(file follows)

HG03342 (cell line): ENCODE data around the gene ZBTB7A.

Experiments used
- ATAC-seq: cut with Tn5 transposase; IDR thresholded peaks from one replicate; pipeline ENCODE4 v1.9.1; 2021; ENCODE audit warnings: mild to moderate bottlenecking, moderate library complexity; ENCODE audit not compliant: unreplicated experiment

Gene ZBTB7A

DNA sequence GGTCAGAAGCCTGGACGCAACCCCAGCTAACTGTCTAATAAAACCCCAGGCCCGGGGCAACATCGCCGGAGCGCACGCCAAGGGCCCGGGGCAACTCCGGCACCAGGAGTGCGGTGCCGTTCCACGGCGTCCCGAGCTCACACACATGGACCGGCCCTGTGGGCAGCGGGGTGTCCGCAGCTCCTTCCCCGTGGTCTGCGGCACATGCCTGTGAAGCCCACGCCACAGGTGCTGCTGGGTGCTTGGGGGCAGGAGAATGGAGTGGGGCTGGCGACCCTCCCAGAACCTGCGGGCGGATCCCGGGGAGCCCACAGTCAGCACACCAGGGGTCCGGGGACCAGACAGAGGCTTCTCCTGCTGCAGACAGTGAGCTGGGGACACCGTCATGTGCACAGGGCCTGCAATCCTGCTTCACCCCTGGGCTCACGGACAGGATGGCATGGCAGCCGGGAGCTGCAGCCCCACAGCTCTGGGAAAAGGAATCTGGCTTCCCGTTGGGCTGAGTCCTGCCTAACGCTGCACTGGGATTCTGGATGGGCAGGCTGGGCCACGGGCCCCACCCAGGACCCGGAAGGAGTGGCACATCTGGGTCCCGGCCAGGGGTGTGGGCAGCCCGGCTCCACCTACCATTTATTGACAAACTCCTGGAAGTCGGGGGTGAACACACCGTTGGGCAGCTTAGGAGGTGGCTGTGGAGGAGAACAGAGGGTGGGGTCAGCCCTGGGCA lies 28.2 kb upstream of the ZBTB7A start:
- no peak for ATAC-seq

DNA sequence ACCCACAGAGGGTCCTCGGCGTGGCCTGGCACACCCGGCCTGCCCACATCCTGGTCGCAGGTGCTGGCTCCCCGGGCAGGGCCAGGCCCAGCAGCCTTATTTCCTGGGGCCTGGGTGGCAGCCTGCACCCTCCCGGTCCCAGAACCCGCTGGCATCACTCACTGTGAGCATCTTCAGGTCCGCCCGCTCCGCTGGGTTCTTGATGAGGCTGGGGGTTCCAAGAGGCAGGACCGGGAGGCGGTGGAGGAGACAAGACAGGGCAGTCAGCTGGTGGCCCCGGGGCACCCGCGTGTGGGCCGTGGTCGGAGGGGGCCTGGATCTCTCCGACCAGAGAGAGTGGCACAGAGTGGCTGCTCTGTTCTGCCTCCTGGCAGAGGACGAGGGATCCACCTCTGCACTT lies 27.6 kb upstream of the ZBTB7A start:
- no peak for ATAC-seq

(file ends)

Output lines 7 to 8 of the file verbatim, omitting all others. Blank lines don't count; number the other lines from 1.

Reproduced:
DNA sequence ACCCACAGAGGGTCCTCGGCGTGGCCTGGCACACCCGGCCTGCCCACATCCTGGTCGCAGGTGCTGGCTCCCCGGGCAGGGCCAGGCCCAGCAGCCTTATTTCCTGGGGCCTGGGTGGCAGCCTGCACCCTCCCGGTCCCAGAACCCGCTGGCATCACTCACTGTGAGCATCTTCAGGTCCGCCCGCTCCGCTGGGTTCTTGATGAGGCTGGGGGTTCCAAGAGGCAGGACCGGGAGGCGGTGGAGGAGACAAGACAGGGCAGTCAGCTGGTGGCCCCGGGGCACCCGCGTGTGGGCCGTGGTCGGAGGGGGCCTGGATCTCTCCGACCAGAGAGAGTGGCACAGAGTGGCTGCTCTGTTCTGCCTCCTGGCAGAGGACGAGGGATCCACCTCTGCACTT lies 27.6 kb upstream of the ZBTB7A start:
- no peak for ATAC-seq